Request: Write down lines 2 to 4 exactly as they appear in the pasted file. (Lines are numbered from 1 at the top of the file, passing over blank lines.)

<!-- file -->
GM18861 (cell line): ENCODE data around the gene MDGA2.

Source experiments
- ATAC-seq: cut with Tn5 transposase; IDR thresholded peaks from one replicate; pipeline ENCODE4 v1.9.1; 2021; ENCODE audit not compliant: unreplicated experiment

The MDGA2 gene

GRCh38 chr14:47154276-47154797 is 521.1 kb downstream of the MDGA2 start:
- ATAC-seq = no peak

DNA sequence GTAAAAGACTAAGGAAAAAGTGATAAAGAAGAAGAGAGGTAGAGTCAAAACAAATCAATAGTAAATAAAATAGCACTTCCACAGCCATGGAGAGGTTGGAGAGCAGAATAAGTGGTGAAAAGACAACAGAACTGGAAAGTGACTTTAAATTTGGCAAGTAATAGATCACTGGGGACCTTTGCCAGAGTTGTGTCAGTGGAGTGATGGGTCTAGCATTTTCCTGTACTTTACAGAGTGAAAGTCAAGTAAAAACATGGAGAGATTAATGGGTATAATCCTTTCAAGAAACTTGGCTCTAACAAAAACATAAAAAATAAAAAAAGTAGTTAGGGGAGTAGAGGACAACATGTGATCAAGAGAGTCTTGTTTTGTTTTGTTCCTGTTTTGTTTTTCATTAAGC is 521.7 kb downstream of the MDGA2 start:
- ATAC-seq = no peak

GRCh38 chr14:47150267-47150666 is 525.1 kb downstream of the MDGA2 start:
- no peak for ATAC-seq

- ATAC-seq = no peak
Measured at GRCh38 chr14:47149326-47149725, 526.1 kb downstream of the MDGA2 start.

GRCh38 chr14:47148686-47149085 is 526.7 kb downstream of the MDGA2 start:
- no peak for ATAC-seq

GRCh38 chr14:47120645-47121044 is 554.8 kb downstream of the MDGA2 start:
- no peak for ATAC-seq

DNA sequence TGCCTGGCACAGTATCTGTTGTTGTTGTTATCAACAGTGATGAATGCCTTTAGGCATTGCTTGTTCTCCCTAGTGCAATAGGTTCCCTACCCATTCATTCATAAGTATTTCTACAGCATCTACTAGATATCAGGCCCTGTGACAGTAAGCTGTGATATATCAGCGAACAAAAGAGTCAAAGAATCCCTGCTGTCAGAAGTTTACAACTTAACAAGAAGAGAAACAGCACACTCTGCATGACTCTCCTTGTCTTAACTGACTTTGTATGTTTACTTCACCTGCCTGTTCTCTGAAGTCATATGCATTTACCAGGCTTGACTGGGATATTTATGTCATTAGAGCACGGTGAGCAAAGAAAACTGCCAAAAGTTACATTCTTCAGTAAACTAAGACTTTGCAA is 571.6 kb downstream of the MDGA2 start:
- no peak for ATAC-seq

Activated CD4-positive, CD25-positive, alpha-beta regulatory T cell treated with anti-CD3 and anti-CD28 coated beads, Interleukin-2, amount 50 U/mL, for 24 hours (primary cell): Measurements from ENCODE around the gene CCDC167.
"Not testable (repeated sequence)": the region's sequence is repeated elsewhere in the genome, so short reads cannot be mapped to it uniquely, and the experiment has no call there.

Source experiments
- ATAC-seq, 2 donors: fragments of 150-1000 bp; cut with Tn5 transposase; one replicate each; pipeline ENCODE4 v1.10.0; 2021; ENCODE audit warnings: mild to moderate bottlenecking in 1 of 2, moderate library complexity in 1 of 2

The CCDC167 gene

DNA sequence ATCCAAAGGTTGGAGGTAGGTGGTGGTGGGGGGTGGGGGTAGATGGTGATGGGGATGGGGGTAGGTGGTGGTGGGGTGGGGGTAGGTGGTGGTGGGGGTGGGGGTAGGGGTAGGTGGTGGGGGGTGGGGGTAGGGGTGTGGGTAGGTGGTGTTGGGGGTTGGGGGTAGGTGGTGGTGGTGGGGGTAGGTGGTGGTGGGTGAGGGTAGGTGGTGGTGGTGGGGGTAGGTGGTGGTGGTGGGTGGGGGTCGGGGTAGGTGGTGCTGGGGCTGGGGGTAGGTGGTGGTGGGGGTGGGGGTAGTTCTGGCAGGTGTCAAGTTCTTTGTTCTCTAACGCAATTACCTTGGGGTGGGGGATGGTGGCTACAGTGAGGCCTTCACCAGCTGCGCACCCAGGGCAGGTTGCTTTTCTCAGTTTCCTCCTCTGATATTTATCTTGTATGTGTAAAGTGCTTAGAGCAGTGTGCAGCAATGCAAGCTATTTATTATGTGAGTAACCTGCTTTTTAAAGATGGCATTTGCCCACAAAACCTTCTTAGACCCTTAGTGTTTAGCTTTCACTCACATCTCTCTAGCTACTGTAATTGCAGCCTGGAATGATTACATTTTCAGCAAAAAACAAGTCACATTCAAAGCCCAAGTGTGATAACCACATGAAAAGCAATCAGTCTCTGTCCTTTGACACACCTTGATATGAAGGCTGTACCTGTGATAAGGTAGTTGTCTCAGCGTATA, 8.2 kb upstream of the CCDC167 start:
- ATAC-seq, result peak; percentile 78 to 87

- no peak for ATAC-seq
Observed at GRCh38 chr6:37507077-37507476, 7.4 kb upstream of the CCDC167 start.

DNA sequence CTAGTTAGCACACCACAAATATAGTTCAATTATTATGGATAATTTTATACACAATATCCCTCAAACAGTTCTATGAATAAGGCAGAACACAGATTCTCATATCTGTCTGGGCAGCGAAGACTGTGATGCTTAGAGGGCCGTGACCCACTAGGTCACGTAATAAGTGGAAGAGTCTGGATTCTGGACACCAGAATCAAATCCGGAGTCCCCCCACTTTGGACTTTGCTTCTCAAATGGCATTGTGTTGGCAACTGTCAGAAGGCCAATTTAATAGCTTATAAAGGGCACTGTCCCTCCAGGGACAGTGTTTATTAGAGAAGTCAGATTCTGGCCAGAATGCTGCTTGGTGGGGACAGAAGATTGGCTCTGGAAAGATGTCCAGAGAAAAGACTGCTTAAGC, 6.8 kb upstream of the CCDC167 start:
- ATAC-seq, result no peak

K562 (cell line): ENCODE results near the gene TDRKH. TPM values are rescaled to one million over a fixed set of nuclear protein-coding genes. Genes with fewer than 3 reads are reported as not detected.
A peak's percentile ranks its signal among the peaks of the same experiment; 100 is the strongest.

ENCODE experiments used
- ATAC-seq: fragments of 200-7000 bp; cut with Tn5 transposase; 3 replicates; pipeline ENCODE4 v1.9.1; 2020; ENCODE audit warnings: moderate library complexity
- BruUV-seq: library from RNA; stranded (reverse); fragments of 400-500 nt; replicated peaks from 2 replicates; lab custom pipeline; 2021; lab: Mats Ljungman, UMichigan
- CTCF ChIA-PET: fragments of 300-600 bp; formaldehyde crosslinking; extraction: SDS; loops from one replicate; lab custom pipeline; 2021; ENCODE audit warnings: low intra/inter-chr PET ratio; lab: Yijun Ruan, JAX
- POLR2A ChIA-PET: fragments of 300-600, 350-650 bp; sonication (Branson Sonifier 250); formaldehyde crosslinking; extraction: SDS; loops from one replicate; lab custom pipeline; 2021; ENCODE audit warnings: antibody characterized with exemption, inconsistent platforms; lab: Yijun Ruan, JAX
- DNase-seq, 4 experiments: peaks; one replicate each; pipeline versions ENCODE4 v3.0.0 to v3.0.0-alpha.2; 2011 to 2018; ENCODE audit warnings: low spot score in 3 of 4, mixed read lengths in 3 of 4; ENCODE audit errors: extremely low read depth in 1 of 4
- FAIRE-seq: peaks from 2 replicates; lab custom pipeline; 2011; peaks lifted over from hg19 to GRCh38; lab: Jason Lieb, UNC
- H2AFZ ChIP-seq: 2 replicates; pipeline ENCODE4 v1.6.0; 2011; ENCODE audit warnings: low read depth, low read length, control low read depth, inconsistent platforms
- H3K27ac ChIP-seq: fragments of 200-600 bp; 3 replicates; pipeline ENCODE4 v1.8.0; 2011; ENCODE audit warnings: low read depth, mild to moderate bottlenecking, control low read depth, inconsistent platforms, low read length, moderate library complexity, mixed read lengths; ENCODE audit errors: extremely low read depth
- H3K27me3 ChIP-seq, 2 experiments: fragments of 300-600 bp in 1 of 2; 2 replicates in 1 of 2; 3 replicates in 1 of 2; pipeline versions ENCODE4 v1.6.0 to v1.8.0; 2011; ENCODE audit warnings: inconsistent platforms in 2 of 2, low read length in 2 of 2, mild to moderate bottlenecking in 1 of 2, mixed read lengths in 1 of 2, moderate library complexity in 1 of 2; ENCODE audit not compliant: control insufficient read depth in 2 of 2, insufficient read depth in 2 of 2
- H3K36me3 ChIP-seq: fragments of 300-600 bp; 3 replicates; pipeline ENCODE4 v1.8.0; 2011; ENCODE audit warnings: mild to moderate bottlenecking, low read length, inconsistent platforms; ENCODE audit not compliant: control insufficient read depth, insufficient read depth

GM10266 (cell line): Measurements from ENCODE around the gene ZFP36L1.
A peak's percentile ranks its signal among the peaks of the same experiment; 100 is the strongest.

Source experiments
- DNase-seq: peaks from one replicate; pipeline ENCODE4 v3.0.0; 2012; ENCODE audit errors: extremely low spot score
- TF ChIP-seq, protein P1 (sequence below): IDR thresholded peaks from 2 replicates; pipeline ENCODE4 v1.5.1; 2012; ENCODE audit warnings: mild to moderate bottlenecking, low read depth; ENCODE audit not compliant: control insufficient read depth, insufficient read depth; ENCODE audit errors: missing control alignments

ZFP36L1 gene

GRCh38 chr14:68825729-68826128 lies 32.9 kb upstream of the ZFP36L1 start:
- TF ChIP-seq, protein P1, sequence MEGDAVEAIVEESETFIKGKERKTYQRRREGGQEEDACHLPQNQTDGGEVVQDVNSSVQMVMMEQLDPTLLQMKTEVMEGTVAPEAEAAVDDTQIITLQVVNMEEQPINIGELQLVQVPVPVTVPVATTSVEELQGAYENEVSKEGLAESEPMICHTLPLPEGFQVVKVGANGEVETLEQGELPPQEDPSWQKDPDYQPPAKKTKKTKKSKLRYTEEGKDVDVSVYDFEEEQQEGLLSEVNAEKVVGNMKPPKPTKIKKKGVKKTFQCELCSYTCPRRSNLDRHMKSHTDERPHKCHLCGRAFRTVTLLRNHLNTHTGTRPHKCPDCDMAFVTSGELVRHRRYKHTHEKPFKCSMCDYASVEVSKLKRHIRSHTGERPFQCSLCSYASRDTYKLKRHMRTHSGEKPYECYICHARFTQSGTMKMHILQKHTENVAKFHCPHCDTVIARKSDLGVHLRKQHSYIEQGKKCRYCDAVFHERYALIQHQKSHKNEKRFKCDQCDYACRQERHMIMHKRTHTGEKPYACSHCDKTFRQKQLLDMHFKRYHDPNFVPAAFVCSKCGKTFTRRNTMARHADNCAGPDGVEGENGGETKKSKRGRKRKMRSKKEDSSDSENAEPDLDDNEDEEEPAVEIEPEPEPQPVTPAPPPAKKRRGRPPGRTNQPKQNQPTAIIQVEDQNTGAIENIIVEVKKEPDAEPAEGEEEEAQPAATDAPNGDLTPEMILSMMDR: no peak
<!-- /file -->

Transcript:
Source experiments
- ATAC-seq: cut with Tn5 transposase; IDR thresholded peaks from one replicate; pipeline ENCODE4 v1.9.1; 2021; ENCODE audit not compliant: unreplicated experiment

The MDGA2 gene